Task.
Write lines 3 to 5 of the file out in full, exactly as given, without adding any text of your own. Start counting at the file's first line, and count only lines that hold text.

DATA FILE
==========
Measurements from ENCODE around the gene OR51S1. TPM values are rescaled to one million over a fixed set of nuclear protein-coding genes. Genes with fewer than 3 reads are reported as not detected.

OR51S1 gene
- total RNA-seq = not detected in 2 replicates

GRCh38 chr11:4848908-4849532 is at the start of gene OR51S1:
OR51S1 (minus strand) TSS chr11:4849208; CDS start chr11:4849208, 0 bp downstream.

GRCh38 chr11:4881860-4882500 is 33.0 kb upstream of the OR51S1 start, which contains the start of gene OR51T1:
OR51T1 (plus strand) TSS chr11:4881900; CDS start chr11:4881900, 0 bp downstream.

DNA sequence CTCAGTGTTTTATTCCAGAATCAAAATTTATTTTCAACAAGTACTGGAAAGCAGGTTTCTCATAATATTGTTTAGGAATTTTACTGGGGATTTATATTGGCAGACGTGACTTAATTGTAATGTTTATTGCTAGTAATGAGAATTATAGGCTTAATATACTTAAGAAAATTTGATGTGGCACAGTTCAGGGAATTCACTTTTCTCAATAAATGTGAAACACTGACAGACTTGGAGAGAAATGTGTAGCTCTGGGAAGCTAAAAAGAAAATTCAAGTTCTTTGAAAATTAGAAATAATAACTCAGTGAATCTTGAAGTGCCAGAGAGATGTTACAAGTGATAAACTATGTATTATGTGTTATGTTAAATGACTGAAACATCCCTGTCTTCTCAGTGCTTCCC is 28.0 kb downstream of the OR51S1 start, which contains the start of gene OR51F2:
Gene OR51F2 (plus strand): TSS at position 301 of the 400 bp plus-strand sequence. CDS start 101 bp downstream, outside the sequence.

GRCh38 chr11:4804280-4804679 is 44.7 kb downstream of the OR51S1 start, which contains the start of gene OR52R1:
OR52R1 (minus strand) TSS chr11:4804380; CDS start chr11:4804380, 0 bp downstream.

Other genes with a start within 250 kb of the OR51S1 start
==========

- total RNA-seq = not detected in 2 replicates

GRCh38 chr11:4848908-4849532 is at the start of gene OR51S1:
OR51S1 (minus strand) TSS chr11:4849208; CDS start chr11:4849208, 0 bp downstream.